IMG_20191122_202028.jpg

From Halmstad there is not really any harbors deep enough for a sailboat until Falkenberg. We could of course anchor up on the way, but the landline is basically just one long slope bay unprotected from any wind or weather washing in from the unruly Kattegat. We therefore settled in for a long haul across. This time however we had the chance to wait for great conditions and on the day we sailed the wind was so perfect that we decided to sail throughout the night. When we anchored up in the first suitable place we had covered more than 60 nautical miles in 14 hours, a new personal record for us(!)

Night-sailing is great. We pulled up the laptop and watched an entire season of a Norwegian TV-drama and made great speed along the way. On the open water the dark is no problem at night, you basically just stick out the course and let the wind do the rest. As we however got closer to Gothenburg you’ll have to stay pretty far away from land to avoid the many reefs of the western archipelago of Sweden. Lucky for me I actually paid attention when learning how to navigate by night and even though it’s a bit more work to count seconds between light-flashes and double checking the plotter ever so often we found ourselves a quiet little trench between land and the island of Ockero to sleep through the forecasted morning rain.

IMG_20191123_130302.jpg
The view during our night-sail.

Next morning I grabbed some breakfast and set sail right away. Since most harbors have prepared for winter we had ran out of fresh water onboard, so I had to kiss my beloved morning coffee goodbye anyway. Besides, the last bit to reach Gothenburg was just a few hours sail. We arrived at about six o clock Friday evening and decided it was time to get a couple of anchor beers to celebrate that we have reached our last milestone before crossing the Norwegian border in a week or two. I guess, if we sailed nonstop from here we would make the trip in just a couple of days. This last bit of the way however, I think we’ll take nice and slow. After all, we don’t have any plans whatsoever when we complete this last bit.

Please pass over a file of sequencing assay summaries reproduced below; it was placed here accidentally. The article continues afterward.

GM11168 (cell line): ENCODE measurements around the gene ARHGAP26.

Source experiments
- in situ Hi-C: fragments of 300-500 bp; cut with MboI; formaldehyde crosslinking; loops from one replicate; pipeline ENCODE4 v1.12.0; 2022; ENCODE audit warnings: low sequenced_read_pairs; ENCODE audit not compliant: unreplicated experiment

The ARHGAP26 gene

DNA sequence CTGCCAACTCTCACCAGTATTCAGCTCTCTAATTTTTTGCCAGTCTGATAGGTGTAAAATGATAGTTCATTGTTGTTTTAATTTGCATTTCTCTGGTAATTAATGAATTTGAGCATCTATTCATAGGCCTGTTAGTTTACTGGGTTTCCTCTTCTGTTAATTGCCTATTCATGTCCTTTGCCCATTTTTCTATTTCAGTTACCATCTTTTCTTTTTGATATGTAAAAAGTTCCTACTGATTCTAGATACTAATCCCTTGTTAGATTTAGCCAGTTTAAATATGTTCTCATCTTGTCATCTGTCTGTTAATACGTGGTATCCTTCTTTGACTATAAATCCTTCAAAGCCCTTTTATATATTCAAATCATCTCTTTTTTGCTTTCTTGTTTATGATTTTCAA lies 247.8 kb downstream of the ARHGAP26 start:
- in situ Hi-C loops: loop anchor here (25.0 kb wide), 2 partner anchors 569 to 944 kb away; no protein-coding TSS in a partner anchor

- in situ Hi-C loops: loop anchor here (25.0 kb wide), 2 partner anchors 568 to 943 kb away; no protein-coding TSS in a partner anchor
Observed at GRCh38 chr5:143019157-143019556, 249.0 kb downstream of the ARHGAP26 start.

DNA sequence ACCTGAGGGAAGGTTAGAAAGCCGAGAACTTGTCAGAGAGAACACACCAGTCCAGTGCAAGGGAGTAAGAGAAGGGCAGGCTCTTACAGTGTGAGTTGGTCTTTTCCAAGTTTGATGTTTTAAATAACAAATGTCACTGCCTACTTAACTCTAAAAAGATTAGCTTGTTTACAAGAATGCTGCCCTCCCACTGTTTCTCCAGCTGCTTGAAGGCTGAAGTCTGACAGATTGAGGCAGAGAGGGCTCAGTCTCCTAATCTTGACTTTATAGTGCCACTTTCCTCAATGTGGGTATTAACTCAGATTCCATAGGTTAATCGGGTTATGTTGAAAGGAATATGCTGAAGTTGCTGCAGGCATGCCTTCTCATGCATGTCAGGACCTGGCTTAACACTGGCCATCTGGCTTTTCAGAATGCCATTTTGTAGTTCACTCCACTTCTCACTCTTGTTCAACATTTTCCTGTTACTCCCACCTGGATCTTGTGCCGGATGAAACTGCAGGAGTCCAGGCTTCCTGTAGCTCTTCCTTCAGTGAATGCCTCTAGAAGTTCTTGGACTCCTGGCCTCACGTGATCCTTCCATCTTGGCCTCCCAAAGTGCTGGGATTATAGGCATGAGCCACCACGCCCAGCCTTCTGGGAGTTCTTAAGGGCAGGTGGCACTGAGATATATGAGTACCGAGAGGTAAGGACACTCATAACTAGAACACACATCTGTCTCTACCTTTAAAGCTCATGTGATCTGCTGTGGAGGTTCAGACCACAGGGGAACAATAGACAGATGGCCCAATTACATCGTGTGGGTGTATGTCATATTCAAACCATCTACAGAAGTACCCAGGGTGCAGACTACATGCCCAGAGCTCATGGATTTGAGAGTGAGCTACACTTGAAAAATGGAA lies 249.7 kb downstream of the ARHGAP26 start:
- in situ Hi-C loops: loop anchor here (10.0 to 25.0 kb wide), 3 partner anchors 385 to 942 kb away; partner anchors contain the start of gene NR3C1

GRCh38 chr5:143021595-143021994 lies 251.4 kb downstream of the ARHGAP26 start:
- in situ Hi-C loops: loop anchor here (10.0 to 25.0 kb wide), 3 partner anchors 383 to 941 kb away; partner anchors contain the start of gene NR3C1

If we had continued up the river toward Trollhettan we would now have cut out the lower part of the country away from the rest of the mainland. This of course counting the part we traveled with FF Harry through the inland canals last year. In a way the circle will be completed anyway when we arrive at our destination in Fredrikstad which is also where we started out in May, one and a half year ago. We then took FF Harry to Halden and loaded it on a truck, making our way through dense forest to reach the Swedish border. There have of course been plenty of distractions and detours, but it feels great to soon have completed this huge adventure. I wonder what comes next.

kutta sverige.png

For now we are enjoying a weekend in the second largest city of the Swedish kingdom. Our only real mission here is to fill the water tank and to go for a walk in the city center. Both of us have been in the area before, but never really had the time to check out what the city really looks like, so this could be a nice little stop for us.

Captain Jack

X-mas gift

A small donation is always greatly appreciated. One unit buys one liter of fuel 🙂

€1.00

Northbound